The air is heavy with the solemnity of a funeral. Musicians and spectators with faces subdued by somber jazz hymns form a procession that moves slowly toward its destination: the burial mound. Then comes the point that puts this event in a category all its own: "cutting the body loose." The casket is placed in the ground and the solemn atmosphere snaps from brooding to celebratory—the music shifts to buoyant and the throng dances back to where it started, retracing its melancholic steps.
This is a jazz funeral, one of New Orleans' most distinctive traditions, a melding of African and Sicilian cultures that falls somewhere between a traditional funeral and a parade. "It's not like the Macy's parade where you've got all these people watching," explains Errol Laborde, publisher of New Orleans Magazine. "It's more of a participatory event."
This singular fusion of joy and heartache inspired the planning of the "One New Orleans Procession," a city-sponsored event commemorating the one-year anniversary of Hurricane Katrina. But citizens aren't content with authorities taking the helm. Countless private and public groups in New Orleans and along the Gulf Coast have organized weeks of charitable events—concerts, museum exhibitions, ceremonies, and gatherings—for a single purpose: to remember, in unison.
The anniversary of a disaster brings with it a resurgence of emotions. It forces a return to the scene of the horror, in a temporal sense. Revisiting the calendar when disaster struck can lead to internal clamor, involving everything from flashbacks to anxiety and depression. Sufferers often can't pinpoint the cause of this sudden emotional tumult, dubbed the "anniversary reaction."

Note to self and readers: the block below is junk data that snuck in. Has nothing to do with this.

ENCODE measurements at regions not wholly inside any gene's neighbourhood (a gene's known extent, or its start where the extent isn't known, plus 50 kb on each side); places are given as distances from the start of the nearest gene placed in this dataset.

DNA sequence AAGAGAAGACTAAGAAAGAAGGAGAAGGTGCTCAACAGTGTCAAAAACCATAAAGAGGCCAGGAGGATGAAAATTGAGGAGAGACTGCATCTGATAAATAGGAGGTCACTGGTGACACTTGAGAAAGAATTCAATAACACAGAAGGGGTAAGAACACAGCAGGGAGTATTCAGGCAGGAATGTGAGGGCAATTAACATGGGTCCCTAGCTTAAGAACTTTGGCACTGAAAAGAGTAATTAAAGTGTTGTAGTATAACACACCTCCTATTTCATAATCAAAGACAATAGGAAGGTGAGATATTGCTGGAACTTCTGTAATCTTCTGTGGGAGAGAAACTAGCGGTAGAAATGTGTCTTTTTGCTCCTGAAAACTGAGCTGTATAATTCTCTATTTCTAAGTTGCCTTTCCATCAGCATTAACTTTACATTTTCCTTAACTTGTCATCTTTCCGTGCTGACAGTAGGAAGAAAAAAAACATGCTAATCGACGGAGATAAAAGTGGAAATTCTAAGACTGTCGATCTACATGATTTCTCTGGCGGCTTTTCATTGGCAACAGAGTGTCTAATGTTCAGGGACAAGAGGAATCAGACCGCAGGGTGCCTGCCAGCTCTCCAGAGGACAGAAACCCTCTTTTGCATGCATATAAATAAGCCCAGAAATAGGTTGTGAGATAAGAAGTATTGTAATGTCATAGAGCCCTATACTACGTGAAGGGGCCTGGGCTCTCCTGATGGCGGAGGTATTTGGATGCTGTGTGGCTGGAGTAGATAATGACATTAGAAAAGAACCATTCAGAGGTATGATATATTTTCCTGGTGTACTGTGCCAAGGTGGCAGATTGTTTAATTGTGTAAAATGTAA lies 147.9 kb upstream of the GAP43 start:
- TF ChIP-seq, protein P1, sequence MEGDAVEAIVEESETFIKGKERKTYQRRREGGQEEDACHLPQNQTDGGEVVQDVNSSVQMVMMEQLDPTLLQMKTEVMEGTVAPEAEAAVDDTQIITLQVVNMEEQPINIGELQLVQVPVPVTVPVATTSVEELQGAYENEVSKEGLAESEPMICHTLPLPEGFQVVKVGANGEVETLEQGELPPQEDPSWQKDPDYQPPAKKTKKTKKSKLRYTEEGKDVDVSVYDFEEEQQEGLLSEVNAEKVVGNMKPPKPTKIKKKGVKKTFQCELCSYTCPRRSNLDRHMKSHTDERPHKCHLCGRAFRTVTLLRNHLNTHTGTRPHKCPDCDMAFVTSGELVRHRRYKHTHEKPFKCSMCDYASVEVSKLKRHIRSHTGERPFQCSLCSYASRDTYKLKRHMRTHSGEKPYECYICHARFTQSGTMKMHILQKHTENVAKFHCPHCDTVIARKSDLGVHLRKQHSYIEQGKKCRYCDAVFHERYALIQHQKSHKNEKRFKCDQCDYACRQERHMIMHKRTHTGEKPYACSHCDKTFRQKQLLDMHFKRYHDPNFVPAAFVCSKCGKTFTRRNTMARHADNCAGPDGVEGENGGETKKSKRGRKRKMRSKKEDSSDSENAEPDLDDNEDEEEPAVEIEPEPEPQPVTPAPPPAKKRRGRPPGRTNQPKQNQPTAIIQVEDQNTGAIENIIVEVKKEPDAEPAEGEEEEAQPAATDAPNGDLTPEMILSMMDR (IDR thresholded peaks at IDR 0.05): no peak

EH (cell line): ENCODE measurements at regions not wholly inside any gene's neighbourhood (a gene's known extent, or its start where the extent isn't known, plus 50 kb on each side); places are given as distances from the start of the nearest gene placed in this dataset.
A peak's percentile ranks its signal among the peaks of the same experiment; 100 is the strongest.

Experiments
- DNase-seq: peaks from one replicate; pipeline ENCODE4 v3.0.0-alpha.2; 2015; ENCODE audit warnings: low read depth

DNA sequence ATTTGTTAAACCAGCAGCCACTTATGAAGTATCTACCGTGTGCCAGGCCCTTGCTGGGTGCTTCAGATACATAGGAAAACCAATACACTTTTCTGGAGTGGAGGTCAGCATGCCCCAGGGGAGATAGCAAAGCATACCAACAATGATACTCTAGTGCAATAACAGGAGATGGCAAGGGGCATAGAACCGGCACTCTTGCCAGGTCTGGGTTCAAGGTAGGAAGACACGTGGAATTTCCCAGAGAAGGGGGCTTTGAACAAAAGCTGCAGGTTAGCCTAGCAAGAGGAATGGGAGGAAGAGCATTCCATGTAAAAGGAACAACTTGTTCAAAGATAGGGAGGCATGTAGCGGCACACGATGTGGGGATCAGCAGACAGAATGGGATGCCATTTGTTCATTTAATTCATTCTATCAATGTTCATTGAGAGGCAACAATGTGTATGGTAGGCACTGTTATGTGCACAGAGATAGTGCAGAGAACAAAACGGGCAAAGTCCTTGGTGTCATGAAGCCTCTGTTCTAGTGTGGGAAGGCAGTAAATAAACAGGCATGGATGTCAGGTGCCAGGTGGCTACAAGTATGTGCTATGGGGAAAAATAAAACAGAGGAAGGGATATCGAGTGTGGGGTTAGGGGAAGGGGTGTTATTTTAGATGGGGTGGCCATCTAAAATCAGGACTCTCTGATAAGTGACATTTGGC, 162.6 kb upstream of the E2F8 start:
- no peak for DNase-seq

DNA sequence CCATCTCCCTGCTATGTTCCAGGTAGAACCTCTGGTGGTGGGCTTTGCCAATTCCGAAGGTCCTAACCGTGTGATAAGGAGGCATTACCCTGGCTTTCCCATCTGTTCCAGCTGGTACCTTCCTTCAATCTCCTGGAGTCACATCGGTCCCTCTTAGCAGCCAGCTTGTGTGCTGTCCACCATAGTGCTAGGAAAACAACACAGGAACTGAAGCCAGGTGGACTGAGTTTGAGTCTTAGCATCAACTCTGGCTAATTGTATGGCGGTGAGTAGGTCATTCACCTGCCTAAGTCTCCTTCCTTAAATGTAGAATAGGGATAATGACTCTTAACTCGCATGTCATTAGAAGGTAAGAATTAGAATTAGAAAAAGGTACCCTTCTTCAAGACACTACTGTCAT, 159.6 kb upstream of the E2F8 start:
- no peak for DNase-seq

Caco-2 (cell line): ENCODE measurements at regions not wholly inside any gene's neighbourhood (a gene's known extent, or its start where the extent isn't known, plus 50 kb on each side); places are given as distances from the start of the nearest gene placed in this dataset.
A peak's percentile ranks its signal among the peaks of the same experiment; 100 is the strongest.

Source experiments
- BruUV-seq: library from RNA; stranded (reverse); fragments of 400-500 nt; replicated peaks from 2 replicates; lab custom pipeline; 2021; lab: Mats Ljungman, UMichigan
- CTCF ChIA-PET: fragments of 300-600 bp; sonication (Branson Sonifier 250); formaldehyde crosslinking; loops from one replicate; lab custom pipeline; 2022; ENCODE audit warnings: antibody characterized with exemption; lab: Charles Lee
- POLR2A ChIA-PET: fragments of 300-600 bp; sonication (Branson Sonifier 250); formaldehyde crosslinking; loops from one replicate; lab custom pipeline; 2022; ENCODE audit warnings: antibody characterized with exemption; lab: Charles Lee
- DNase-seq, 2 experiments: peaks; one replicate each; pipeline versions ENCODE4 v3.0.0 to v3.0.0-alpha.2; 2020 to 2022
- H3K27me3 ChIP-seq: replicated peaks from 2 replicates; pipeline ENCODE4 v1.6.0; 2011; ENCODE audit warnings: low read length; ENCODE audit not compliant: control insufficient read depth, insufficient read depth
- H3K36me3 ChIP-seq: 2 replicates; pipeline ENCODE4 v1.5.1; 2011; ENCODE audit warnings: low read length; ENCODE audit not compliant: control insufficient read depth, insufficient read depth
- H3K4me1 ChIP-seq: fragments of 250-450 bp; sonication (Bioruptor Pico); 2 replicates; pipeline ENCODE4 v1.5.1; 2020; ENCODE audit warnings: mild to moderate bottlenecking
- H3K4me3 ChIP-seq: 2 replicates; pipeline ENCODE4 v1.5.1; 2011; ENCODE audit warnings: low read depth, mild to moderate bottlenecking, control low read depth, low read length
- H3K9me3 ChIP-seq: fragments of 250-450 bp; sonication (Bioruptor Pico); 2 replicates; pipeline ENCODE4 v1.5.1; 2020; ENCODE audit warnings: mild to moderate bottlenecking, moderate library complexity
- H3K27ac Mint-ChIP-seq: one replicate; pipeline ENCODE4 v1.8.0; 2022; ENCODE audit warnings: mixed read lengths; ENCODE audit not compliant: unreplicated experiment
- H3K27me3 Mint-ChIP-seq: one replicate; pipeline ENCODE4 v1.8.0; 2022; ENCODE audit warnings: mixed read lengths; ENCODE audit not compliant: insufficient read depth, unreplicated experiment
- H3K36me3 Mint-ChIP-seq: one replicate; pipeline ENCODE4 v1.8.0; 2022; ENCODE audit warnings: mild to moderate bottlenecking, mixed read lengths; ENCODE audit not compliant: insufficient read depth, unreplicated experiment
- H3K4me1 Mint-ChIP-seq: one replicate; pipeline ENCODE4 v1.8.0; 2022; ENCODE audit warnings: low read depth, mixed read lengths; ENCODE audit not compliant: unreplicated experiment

"Anniversary reactions have a conscious basis," explains trauma psychologist Deborah Serani, a member of the New York Disaster Counseling Coalition. "We know, for example, when the anniversary of Katrina is and we're all gearing up for it. But there are also subconscious issues that trigger our trauma reactions."
These reactions, though unpleasant, can instigate a step toward what Serani calls "mastery" over the offending memories. As with any skill, achieving mastery over a trauma may necessitate some repetition before reaching the ultimate goal.
"If we're not feeling in control of something, we tend to repeat a behavior until we get it right," she says. "People will do all kinds of things: such as looking at the horrible pictures of Katrina over and over, for example. It seems like an odd thing, but some people have to see those horrible pictures in piece form until they comprehend the enormity of it."
How can anniversaries or their unwelcome emotional baggage encourage recovery? "An anniversary reaction is significant because it reminds us that whatever trauma we experienced has not found a resting place," Serani says. "But to relive it and mark it in a particular way can offer great mastery for a person."
Thus it is important to commemorate, even in observance of an event as devastating as Katrina. The profusion of organized events in New Orleans illustrates the multitude of ways the anniversary of a disaster can be observed: from a comedy night, to a prayer breakfast, to the traditional jazz funeral—just about any reaction to Katrina serves the survivors. "There is not one right way to move through pain and grief," says Serani.
Still, are upbeat events like a jazz funeral sacrilegious? Laborde doesn't think so: "It's a perfect expression, because it's something that's indigenous to New Orleans. And it combines the whole mood swing, from the mournful to the letting go."